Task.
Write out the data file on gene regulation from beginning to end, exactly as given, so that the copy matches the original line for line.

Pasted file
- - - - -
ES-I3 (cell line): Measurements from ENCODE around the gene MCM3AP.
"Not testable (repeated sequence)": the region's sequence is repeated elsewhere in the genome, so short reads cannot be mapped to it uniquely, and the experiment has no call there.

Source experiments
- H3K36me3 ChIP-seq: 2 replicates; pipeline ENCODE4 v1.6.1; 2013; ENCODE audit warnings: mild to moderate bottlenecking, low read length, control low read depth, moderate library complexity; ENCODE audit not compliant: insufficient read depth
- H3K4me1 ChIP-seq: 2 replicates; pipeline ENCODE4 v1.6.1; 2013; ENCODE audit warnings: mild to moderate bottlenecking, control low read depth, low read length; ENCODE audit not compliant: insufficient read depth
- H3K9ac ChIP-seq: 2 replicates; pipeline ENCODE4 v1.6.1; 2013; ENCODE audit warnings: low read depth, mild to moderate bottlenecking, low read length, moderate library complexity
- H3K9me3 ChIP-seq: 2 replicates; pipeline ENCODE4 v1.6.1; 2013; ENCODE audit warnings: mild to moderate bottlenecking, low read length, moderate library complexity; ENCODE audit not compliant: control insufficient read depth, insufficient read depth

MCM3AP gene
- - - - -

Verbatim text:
ES-I3 (cell line): Measurements from ENCODE around the gene MCM3AP.
"Not testable (repeated sequence)": the region's sequence is repeated elsewhere in the genome, so short reads cannot be mapped to it uniquely, and the experiment has no call there.

Source experiments
- H3K36me3 ChIP-seq: 2 replicates; pipeline ENCODE4 v1.6.1; 2013; ENCODE audit warnings: mild to moderate bottlenecking, low read length, control low read depth, moderate library complexity; ENCODE audit not compliant: insufficient read depth
- H3K4me1 ChIP-seq: 2 replicates; pipeline ENCODE4 v1.6.1; 2013; ENCODE audit warnings: mild to moderate bottlenecking, control low read depth, low read length; ENCODE audit not compliant: insufficient read depth
- H3K9ac ChIP-seq: 2 replicates; pipeline ENCODE4 v1.6.1; 2013; ENCODE audit warnings: low read depth, mild to moderate bottlenecking, low read length, moderate library complexity
- H3K9me3 ChIP-seq: 2 replicates; pipeline ENCODE4 v1.6.1; 2013; ENCODE audit warnings: mild to moderate bottlenecking, low read length, moderate library complexity; ENCODE audit not compliant: control insufficient read depth, insufficient read depth

MCM3AP gene